Definitions

from The American Heritage® Dictionary of the English Language, 4th Edition

  • n. Biology A root or point of origin.
  • n. Mathematics The base of a system of numbers, such as 2 in the binary system and 10 in the decimal system.

from Wiktionary, Creative Commons Attribution/Share-Alike License

  • n. A primitive word, from which other words spring.
  • n. A root
  • n. The number of distinct symbols used to represent numbers in a particular base, as 10 for decimal.

from the GNU version of the Collaborative International Dictionary of English

  • n. A primitive word, from which spring other words; a radical; a root; an etymon.
  • n.
  • n. A number or quantity which is arbitrarily made the fundamental number of any system; a base. .
  • n. A finite expression, from which a series is derived.
  • n. The root of a plant.

from The Century Dictionary and Cyclopedia

  • n. The root of a plant: used chiefly with reference to the roots of medicinal plants or preparations from them.
  • n. Hence The primary source or origin; that from which anything springs, or in which it originates.
  • n. In etymology, a. primitive word or form from which spring other words; a radical; a root.
  • n. In mathematics, a root.
  • n. In zoöl, and anatomy, a root; a rooted or rootlike part; a radicle: as, the radix or root of a tooth; the radix of a nerve.
  • n. In astrology, the original figure of birth, the source of all judgments and predictions.

from WordNet 3.0 Copyright 2006 by Princeton University. All rights reserved.

  • n. (numeration system) the positive integer that is equivalent to one in the next higher counting place

Etymologies

Latin rādīx, root.
(American Heritage® Dictionary of the English Language, Fourth Edition)
From Latin radix ("a root") (Wiktionary)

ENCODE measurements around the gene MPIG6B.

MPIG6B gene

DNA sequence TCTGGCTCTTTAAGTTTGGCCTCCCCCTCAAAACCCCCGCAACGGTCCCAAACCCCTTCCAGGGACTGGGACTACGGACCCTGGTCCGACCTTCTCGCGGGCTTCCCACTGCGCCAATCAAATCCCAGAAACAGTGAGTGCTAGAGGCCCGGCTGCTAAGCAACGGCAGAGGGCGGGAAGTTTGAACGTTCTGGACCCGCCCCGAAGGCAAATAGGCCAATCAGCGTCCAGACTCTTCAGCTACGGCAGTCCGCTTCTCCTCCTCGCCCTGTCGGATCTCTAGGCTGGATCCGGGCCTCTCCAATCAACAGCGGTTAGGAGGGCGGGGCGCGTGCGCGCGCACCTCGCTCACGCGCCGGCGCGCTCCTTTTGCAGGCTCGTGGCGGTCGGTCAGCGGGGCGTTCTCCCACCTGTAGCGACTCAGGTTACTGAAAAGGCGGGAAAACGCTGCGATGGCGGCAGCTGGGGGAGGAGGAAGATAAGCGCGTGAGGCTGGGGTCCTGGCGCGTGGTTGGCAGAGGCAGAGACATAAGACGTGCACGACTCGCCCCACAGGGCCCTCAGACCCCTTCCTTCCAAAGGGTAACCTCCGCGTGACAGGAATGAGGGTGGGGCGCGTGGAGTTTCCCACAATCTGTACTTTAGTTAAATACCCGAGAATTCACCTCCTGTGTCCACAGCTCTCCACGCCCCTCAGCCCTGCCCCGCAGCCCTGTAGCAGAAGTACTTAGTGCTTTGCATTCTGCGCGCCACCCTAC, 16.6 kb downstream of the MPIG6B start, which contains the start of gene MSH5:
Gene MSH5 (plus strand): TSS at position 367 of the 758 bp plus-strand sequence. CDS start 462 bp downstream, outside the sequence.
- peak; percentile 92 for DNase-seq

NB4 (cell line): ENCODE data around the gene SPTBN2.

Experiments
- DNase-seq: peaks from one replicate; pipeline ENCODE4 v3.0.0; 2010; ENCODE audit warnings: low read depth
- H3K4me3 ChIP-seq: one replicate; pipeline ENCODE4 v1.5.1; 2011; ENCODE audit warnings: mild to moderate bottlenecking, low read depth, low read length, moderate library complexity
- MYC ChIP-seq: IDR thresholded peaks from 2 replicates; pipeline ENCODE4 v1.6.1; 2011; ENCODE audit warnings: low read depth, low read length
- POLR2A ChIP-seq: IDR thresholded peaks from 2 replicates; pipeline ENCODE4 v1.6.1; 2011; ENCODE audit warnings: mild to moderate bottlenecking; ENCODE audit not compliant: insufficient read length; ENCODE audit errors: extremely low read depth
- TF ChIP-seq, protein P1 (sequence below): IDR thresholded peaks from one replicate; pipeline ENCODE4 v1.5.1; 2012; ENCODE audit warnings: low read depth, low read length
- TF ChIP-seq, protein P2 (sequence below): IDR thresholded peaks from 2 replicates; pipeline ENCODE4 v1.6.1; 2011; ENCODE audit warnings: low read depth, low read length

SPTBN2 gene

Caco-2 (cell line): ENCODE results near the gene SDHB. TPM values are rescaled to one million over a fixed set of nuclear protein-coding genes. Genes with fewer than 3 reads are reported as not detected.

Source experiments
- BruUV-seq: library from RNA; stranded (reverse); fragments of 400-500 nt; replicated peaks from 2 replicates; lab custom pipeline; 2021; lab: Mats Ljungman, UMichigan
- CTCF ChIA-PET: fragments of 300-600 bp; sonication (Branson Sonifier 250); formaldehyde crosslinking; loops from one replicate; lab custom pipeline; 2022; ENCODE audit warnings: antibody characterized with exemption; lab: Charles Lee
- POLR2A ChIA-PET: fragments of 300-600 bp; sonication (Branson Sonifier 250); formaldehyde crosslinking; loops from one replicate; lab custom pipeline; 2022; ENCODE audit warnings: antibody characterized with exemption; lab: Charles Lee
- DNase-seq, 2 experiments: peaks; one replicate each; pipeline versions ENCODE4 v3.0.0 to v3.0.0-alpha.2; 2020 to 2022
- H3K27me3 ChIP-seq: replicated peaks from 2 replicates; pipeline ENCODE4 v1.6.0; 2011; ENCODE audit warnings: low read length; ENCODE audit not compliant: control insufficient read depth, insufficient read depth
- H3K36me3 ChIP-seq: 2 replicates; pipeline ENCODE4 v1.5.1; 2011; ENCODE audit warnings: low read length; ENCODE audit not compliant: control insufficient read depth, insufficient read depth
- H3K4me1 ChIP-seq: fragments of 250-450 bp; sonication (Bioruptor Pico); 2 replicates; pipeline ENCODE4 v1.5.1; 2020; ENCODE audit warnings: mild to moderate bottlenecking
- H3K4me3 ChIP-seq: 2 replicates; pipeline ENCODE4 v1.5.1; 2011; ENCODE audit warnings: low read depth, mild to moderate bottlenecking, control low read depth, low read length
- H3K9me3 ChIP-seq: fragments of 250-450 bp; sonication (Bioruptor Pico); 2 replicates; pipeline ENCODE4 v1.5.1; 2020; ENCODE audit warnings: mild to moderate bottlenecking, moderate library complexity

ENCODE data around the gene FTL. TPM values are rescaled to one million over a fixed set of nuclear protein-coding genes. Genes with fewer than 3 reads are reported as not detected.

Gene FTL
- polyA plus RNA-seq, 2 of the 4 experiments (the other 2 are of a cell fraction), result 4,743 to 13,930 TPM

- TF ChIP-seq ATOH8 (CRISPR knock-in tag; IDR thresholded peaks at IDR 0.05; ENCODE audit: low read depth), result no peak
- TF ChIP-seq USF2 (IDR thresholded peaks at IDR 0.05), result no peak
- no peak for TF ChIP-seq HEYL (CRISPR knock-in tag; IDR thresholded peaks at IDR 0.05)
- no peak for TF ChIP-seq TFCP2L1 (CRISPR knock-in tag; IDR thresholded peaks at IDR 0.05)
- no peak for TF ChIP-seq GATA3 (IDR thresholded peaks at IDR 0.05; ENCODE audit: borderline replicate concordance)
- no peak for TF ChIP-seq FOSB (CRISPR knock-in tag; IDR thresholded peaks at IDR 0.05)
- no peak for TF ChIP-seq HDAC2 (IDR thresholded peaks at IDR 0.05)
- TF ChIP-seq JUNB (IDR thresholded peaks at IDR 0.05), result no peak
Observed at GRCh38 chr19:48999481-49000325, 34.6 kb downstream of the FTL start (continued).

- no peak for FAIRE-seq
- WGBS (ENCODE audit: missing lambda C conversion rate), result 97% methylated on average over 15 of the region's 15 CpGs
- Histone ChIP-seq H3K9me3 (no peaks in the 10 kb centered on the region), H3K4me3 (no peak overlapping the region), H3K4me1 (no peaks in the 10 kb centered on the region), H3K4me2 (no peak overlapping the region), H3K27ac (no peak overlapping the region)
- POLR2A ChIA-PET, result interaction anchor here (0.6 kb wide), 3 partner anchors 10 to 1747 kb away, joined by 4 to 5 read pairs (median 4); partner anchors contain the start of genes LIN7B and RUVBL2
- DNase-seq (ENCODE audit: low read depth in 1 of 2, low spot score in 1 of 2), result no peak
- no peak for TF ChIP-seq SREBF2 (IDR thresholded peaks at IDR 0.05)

Examples

  • Berkeley, home of supposed radical thinkers (radical from the root in Latin "radix" meaning

    East Bay Express

  • STANDARD FORM A numeral in standard power-of-10 notation is written as follows: m: n  10z where the dot (.) is a period, written on the base line (not a raised dot indicating multiplication), and is called the radix point or decimal point.

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  • True radicals are much rarer -- after all, the word derives from radix, meaning root.

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  • The word radical derives from radix, meaning “root”.

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  • a fiew feet from an inundated Soil tho within it's limits it grows very closely. in short almost as much so as the bulbs will permit. the radix is a tumicated bulb, much the consistence Shape and appearance of the

    The Journals of Lewis and Clark, 1804-1806

  • The twenty is evidently a ligature of two tens, and this in turn suggested a kind of radix, so that ninety was probably written in a way reminding one of the quatre-vingt-dix of the French.

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  • 'The Sulphate of Zinc' is valuable as an excitant to wounds, and promotes adhesion between divided surfaces and the 'radix'.

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  • The large fern, rise to the hight of 3 or 4 feet, the Stem is a Common footstalk or rib which proceeds imediately from the radix which is

    The Journals of Lewis and Clark, 1804-1806

  • a common footstalk or rib which proceeds immediately from the radix which is somewhat flat on two sides about the size of

    Original journals of the Lewis and Clark Expedition, 1804-1806

  • "radix," technically refers to a commitment to root-and-branch transformation.

    NYT > Home Page

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